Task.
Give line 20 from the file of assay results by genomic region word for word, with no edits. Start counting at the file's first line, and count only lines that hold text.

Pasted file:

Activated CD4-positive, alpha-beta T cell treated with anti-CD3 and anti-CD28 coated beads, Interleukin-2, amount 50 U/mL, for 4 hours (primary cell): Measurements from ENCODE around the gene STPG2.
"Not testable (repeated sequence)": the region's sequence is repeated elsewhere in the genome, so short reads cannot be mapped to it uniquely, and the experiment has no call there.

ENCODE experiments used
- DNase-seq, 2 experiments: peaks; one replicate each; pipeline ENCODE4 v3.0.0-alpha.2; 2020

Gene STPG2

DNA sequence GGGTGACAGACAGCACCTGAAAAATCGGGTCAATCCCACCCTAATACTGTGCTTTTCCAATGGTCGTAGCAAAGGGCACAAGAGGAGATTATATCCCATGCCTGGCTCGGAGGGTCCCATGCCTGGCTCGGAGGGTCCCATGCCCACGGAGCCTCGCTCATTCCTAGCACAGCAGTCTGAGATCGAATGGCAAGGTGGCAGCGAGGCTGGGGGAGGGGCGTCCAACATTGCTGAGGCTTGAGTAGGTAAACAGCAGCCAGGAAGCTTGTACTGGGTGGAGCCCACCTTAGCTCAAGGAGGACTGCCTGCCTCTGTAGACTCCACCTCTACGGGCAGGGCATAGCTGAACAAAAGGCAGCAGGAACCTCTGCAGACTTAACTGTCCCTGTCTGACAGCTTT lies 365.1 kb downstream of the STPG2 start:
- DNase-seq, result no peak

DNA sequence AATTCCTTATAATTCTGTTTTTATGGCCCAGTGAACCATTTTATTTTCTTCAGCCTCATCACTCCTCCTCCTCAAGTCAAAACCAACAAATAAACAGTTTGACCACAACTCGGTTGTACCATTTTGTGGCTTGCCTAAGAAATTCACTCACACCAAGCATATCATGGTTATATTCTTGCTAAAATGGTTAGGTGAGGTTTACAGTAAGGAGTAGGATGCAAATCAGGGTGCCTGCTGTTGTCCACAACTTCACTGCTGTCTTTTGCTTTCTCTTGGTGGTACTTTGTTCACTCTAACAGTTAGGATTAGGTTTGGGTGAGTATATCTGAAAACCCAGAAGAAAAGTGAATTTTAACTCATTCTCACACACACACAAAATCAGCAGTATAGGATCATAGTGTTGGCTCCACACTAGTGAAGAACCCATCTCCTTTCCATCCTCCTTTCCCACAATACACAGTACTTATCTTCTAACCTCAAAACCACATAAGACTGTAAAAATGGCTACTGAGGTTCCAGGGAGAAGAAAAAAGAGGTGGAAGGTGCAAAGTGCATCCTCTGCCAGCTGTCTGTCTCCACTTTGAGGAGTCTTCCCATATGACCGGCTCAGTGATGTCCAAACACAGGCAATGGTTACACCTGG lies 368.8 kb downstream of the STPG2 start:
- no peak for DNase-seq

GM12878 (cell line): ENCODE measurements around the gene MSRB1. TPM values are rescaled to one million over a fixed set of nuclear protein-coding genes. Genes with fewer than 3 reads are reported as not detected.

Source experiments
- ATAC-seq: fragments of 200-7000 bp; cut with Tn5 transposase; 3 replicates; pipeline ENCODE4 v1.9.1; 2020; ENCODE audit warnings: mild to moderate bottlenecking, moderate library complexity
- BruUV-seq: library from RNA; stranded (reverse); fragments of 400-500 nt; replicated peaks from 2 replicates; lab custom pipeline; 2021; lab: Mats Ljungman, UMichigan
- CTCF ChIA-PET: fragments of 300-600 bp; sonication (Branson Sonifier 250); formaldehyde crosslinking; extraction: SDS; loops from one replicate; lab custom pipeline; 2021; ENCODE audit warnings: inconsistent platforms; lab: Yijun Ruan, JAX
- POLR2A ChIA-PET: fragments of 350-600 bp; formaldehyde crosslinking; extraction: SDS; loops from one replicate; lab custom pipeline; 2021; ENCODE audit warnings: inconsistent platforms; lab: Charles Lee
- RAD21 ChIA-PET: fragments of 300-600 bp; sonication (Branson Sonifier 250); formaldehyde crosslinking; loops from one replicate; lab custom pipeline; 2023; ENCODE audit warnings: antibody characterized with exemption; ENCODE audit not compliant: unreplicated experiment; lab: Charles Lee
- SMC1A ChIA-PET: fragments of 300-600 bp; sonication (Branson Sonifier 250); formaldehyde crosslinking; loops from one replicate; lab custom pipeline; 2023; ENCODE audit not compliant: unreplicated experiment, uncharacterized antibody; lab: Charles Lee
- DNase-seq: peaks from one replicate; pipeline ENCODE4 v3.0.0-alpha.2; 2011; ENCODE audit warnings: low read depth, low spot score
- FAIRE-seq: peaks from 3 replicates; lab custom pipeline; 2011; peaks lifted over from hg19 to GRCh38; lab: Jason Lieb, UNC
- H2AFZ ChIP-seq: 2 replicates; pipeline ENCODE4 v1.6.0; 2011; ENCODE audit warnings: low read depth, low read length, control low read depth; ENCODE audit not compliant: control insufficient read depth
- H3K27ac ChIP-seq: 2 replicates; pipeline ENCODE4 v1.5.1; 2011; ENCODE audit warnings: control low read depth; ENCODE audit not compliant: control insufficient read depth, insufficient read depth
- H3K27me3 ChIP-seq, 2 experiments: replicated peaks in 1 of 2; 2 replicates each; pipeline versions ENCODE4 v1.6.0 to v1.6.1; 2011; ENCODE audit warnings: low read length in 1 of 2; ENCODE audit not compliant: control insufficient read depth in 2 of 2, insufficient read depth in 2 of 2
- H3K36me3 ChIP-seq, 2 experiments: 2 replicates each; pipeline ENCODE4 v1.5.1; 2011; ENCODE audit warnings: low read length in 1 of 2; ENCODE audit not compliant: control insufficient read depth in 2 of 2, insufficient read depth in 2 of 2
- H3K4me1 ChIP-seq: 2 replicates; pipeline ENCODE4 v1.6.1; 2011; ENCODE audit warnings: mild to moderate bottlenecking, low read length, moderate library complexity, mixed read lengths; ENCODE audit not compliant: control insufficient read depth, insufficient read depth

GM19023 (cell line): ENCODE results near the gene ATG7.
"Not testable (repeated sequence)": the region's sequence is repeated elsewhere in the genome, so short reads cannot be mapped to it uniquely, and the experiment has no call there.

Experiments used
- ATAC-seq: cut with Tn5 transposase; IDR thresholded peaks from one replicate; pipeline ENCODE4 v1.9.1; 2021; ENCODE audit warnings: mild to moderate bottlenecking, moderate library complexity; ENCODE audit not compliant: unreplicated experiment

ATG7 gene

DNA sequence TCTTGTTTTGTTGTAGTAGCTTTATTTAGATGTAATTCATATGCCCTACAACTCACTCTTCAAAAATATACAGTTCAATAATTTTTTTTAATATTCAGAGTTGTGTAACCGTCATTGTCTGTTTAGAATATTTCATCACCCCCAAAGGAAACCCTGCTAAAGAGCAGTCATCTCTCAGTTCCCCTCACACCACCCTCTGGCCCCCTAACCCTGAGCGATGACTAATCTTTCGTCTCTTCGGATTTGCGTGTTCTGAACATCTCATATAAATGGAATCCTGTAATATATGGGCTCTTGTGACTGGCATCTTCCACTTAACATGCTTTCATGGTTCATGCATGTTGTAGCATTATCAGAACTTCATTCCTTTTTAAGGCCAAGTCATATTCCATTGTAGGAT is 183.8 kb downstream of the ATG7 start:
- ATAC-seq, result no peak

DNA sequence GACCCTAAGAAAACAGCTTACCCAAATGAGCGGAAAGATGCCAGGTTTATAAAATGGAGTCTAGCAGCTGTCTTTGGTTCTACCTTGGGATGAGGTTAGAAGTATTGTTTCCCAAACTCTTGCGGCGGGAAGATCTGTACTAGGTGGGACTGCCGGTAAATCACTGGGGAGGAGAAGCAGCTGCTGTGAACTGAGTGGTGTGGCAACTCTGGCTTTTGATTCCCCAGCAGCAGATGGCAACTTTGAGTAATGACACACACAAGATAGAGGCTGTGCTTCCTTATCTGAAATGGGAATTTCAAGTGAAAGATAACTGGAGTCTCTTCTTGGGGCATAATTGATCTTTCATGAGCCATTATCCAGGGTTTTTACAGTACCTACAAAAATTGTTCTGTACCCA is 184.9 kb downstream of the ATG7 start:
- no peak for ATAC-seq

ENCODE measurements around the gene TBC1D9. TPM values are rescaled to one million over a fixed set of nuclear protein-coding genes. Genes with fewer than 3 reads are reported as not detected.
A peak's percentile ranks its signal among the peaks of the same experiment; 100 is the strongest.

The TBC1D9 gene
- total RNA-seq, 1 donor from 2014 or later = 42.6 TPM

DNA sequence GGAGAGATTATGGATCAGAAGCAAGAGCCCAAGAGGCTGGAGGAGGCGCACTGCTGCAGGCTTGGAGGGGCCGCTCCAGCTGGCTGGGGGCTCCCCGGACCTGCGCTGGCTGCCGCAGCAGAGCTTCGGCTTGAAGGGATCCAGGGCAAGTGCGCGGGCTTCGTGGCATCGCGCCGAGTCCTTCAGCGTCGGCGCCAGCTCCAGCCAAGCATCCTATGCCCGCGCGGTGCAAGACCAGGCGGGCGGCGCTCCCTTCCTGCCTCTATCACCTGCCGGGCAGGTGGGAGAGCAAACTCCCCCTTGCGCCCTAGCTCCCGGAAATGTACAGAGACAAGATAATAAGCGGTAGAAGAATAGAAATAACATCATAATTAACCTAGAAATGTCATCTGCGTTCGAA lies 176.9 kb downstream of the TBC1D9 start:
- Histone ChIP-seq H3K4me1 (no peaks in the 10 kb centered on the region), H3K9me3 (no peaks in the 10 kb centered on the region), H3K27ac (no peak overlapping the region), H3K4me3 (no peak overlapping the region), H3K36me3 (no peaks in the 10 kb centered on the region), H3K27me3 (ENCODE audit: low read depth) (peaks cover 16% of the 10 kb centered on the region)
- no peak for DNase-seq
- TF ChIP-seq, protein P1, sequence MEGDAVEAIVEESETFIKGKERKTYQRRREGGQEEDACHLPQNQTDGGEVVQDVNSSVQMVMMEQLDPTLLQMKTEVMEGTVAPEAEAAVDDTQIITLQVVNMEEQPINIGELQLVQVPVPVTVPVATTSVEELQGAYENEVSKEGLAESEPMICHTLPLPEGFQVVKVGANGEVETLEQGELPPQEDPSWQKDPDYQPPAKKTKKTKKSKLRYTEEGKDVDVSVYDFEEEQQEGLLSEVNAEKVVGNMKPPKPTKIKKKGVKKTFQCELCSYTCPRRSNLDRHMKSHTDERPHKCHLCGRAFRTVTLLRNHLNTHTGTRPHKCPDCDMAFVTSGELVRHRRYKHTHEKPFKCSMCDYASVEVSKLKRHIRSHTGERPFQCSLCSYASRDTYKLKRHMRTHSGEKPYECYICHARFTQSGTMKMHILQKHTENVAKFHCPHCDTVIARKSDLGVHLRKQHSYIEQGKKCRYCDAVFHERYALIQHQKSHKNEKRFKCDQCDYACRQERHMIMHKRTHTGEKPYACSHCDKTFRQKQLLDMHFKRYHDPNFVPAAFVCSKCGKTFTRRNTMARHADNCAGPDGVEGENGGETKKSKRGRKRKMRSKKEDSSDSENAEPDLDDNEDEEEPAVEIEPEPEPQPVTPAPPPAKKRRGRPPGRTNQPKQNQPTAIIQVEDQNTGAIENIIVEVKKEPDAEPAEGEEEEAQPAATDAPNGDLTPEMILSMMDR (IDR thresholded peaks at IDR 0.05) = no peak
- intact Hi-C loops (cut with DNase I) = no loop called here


- H2AFZ ChIP-seq: 2 replicates; pipeline ENCODE4 v1.6.0; 2011; ENCODE audit warnings: low read depth, low read length, control low read depth; ENCODE audit not compliant: control insufficient read depth